Ain’t She Sweet?

One of my favourite things on YouTube. Not so much for the Fleischer cartoon part, although that’s always fun. (If you could travel back in time to the 1930s, ram a telescope into the ear of a sleeping madman, and look into his dreams, THAT IS WHAT YOU WOULD SEE.)

I love Lillian Roth! When she comes on in all her live-action glory, my heart goes aflutter like a sparrow with strychnine poisoning. She has a performance style that’s all her own, and all of its era. Her “acting” in ANIMAL CRACKERS is really like a little kid playing dress-up. There’s no reality to it whatsoever, and yet it’s as sincere as can be. I also enjoy her eccentric dancing in Lubitsch’s THE LOVE PARADE, maybe the only IMPORTANT film she’s in. But the ephemeral is also part of life, and the glorious trivia of this toon should put a smile on even the deadest pan.

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4 Responses to “Ain’t She Sweet?”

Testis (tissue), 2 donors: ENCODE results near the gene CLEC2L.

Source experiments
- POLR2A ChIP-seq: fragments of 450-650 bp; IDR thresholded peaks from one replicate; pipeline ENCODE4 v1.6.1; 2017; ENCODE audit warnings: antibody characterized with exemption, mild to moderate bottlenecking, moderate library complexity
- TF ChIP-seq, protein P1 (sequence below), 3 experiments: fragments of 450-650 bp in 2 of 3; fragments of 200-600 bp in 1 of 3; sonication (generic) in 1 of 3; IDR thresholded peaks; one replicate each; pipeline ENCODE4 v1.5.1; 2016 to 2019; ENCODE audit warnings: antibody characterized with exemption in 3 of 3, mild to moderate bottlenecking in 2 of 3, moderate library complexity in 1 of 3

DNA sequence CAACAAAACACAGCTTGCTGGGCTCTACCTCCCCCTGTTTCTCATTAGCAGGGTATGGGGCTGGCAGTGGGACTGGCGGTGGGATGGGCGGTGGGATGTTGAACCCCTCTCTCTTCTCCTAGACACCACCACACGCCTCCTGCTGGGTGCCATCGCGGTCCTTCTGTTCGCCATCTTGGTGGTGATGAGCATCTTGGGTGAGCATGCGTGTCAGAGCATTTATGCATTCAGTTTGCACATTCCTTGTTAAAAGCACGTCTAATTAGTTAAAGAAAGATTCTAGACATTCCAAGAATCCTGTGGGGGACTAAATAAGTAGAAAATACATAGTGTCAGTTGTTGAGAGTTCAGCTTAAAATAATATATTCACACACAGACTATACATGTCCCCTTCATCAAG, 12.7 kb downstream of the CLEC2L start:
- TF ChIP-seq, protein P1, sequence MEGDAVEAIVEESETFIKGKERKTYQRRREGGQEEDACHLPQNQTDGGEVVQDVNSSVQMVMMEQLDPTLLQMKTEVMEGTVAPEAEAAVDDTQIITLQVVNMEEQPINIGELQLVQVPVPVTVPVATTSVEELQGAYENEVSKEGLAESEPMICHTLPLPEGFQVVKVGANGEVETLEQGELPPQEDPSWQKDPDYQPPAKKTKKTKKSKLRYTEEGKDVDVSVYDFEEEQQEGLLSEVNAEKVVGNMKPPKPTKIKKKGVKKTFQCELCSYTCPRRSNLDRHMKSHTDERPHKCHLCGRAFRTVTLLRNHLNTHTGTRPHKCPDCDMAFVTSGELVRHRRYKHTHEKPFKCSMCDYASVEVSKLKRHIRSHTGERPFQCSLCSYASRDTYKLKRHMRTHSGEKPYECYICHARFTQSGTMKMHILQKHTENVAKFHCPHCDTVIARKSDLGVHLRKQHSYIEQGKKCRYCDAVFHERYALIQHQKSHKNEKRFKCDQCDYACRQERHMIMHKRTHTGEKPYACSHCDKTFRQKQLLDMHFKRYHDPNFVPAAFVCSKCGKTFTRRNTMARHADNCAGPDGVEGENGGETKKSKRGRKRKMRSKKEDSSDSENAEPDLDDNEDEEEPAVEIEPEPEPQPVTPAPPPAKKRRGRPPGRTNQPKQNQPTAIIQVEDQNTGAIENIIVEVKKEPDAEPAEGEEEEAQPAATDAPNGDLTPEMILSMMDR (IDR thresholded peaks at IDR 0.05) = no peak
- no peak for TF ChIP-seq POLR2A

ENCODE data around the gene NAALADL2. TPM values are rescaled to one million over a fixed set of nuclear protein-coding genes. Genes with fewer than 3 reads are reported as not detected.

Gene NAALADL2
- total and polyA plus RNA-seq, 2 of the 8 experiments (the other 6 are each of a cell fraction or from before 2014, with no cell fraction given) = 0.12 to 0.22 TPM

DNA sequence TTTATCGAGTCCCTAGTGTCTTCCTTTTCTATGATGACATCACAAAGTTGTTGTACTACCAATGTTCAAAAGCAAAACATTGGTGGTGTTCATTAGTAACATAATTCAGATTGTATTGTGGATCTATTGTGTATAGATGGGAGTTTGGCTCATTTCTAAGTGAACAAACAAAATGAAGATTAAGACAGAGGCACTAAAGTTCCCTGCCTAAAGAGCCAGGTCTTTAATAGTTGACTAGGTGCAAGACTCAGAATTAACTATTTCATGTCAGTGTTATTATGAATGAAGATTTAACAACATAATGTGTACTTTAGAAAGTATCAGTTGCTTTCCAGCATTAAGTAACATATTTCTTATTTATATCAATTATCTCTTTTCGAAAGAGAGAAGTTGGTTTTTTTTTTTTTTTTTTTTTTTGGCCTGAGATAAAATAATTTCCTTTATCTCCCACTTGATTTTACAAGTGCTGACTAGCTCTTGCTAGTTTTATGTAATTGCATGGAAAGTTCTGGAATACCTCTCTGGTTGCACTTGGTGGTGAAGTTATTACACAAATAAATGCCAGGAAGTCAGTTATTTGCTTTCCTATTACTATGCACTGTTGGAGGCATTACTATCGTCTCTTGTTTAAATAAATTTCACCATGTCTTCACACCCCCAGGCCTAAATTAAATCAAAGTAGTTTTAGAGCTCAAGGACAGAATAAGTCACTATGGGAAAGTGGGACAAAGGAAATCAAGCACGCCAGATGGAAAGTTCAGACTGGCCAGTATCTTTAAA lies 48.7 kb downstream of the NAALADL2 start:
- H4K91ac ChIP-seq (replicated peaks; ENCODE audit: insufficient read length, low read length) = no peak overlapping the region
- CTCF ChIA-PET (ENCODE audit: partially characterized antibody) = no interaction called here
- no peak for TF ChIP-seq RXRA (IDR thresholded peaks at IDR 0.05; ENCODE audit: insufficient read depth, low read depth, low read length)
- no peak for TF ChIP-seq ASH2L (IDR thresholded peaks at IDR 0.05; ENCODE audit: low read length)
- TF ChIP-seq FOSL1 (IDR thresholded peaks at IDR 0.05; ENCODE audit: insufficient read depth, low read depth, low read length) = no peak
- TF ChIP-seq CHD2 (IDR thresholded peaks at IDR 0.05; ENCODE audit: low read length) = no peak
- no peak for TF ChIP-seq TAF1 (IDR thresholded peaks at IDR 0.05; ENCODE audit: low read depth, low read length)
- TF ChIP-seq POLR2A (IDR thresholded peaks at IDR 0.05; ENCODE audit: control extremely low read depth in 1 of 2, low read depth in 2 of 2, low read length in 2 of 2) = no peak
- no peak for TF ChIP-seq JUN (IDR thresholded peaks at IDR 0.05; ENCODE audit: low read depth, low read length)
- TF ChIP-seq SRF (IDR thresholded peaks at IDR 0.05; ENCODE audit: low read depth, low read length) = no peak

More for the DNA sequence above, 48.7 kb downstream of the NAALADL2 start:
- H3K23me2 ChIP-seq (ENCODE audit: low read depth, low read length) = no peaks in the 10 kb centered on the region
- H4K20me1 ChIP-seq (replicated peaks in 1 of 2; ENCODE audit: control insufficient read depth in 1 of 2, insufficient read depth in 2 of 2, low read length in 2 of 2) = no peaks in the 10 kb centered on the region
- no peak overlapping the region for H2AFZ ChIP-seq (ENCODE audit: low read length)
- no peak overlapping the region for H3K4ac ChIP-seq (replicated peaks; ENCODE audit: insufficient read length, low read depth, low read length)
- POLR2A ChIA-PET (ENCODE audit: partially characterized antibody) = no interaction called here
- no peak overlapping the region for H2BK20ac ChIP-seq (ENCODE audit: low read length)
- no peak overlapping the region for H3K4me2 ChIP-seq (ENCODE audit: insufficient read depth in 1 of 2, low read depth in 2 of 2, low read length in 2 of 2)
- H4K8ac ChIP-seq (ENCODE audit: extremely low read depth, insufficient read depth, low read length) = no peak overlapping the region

1. Oh, lord that head shot is stunning, and so contemporary-looking–with that forthright gaze, she could be from our own day!

    I love the way the Fleischer cartoons made jokes out of the fact that they featured repetitive motion: so often (as with the little cat getting extra food dumped on his plate), characters figure out that everything is repetitive, and they try to sneakily take advantage of it.

    But, um, the little hot dogs with legs in the steam room freaked me out. If that’s what hot dogs are like before they hit the bun, I’m glad I don’t eat meat.

  2. It’s not really an accurate portrait of the hot dog in its raw natural state, but it somewhat resembles the wild haggis of my homeland.

    For lots of neat thoughts on the Fleischer era, Jon Kricfalusi’s blog is a must. Scandalously, he prefers Fleischer to Disney.

    I have a VHS dub of Madame Satan, but seeing some cleaner footage in a TCM doc last night made me realise how much I need to get a pristine version. Leisen, as costume designer, is the virtual auteur of the last reel.

  3. Lillian Roth’s last hurrah was in the Broadway musical version of I Can Get It For You Wholesale by Harold Rome. The star was Elliot Gould. The director was Arthur Laurents. The great Harold Lang and the fabulous Sherry North were featured in the cast. Roth got great notices but a young featured player stopped the show nightly with a number about a much put-upon garment district secretary, “Miss Marmelstein.”

    Her name was Barbra Streisand.

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